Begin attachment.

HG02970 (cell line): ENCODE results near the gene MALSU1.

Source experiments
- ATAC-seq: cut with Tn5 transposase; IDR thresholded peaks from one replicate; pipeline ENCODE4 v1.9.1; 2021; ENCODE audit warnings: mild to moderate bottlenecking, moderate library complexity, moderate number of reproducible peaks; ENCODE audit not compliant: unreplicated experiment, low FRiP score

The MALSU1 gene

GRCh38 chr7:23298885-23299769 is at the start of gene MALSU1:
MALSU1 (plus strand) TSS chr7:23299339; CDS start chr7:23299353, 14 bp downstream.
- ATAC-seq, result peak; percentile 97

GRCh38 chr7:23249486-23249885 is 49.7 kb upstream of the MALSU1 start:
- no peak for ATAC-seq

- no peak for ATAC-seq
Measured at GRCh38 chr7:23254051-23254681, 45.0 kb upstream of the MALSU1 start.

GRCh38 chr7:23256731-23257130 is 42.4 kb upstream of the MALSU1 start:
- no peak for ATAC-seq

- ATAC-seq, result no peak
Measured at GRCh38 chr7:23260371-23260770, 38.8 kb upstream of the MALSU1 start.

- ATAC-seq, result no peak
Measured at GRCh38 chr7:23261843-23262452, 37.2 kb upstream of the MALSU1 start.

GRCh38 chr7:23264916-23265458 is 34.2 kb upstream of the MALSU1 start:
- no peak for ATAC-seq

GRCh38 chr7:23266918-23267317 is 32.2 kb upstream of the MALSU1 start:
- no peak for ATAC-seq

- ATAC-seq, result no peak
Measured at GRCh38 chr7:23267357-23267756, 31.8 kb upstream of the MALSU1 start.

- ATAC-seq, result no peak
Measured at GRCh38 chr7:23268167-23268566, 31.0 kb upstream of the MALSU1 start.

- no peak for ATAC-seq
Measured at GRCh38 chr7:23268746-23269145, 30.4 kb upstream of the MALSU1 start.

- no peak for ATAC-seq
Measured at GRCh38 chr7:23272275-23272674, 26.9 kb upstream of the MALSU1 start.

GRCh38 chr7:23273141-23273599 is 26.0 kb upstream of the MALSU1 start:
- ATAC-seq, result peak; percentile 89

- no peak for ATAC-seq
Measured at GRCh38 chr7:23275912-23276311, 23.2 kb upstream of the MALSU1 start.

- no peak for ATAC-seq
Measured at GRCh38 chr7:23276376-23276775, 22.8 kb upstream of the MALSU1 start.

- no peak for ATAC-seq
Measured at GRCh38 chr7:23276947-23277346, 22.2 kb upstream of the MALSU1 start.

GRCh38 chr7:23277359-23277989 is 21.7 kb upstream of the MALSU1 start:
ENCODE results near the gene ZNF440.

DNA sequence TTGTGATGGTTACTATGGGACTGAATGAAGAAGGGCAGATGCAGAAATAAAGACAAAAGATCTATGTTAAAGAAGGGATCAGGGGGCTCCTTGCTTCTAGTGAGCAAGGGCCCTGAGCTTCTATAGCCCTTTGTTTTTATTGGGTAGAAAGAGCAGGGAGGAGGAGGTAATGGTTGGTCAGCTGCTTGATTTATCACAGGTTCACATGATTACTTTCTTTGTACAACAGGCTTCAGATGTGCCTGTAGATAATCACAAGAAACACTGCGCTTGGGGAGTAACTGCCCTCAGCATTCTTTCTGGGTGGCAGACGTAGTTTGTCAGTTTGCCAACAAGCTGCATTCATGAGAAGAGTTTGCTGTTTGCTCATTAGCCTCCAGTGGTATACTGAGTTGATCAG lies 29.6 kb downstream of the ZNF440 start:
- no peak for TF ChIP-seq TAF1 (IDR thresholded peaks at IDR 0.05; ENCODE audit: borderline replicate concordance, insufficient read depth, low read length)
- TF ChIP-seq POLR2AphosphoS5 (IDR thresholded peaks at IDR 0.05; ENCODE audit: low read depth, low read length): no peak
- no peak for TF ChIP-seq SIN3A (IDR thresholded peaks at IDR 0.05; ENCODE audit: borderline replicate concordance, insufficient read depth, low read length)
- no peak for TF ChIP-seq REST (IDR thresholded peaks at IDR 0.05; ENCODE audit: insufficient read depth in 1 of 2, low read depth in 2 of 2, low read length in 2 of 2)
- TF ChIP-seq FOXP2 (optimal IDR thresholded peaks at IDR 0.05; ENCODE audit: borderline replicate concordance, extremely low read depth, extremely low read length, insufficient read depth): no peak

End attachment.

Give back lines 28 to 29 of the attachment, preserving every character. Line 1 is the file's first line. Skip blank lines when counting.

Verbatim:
- no peak for ATAC-seq
Measured at GRCh38 chr7:23272275-23272674, 26.9 kb upstream of the MALSU1 start.